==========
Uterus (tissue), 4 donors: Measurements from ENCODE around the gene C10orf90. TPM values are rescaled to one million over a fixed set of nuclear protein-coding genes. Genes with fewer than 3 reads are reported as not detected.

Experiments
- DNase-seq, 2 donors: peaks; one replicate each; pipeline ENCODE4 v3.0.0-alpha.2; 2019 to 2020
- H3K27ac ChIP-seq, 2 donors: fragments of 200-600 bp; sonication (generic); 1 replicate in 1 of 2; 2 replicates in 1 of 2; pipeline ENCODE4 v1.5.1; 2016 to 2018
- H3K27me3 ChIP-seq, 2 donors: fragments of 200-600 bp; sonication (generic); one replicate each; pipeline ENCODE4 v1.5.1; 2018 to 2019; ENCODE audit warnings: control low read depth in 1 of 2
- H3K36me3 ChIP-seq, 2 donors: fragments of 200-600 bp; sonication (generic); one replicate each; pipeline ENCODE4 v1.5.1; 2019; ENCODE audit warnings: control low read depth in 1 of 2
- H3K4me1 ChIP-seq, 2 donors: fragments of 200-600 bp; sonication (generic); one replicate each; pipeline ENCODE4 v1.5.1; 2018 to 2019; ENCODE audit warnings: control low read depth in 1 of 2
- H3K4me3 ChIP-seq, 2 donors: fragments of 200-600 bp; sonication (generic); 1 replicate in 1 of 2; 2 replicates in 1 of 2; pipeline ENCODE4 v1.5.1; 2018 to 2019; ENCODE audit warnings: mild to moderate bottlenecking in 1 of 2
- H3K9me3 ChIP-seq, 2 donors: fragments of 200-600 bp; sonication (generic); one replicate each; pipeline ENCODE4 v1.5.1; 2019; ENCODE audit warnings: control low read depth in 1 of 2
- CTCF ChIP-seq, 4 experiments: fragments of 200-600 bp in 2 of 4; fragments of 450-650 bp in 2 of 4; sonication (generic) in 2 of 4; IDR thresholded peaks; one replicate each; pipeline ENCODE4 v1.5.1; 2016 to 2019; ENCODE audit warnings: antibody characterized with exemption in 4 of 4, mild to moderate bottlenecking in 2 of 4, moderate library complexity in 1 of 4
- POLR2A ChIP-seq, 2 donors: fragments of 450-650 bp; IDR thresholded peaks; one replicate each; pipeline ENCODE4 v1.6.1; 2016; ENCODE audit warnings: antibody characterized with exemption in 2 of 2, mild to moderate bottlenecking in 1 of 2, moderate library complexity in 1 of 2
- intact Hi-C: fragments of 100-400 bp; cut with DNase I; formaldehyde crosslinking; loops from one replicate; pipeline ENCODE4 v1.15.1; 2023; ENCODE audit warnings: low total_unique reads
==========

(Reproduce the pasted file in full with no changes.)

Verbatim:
Uterus (tissue), 4 donors: Measurements from ENCODE around the gene C10orf90. TPM values are rescaled to one million over a fixed set of nuclear protein-coding genes. Genes with fewer than 3 reads are reported as not detected.

Experiments
- DNase-seq, 2 donors: peaks; one replicate each; pipeline ENCODE4 v3.0.0-alpha.2; 2019 to 2020
- H3K27ac ChIP-seq, 2 donors: fragments of 200-600 bp; sonication (generic); 1 replicate in 1 of 2; 2 replicates in 1 of 2; pipeline ENCODE4 v1.5.1; 2016 to 2018
- H3K27me3 ChIP-seq, 2 donors: fragments of 200-600 bp; sonication (generic); one replicate each; pipeline ENCODE4 v1.5.1; 2018 to 2019; ENCODE audit warnings: control low read depth in 1 of 2
- H3K36me3 ChIP-seq, 2 donors: fragments of 200-600 bp; sonication (generic); one replicate each; pipeline ENCODE4 v1.5.1; 2019; ENCODE audit warnings: control low read depth in 1 of 2
- H3K4me1 ChIP-seq, 2 donors: fragments of 200-600 bp; sonication (generic); one replicate each; pipeline ENCODE4 v1.5.1; 2018 to 2019; ENCODE audit warnings: control low read depth in 1 of 2
- H3K4me3 ChIP-seq, 2 donors: fragments of 200-600 bp; sonication (generic); 1 replicate in 1 of 2; 2 replicates in 1 of 2; pipeline ENCODE4 v1.5.1; 2018 to 2019; ENCODE audit warnings: mild to moderate bottlenecking in 1 of 2
- H3K9me3 ChIP-seq, 2 donors: fragments of 200-600 bp; sonication (generic); one replicate each; pipeline ENCODE4 v1.5.1; 2019; ENCODE audit warnings: control low read depth in 1 of 2
- CTCF ChIP-seq, 4 experiments: fragments of 200-600 bp in 2 of 4; fragments of 450-650 bp in 2 of 4; sonication (generic) in 2 of 4; IDR thresholded peaks; one replicate each; pipeline ENCODE4 v1.5.1; 2016 to 2019; ENCODE audit warnings: antibody characterized with exemption in 4 of 4, mild to moderate bottlenecking in 2 of 4, moderate library complexity in 1 of 4
- POLR2A ChIP-seq, 2 donors: fragments of 450-650 bp; IDR thresholded peaks; one replicate each; pipeline ENCODE4 v1.6.1; 2016; ENCODE audit warnings: antibody characterized with exemption in 2 of 2, mild to moderate bottlenecking in 1 of 2, moderate library complexity in 1 of 2
- intact Hi-C: fragments of 100-400 bp; cut with DNase I; formaldehyde crosslinking; loops from one replicate; pipeline ENCODE4 v1.15.1; 2023; ENCODE audit warnings: low total_unique reads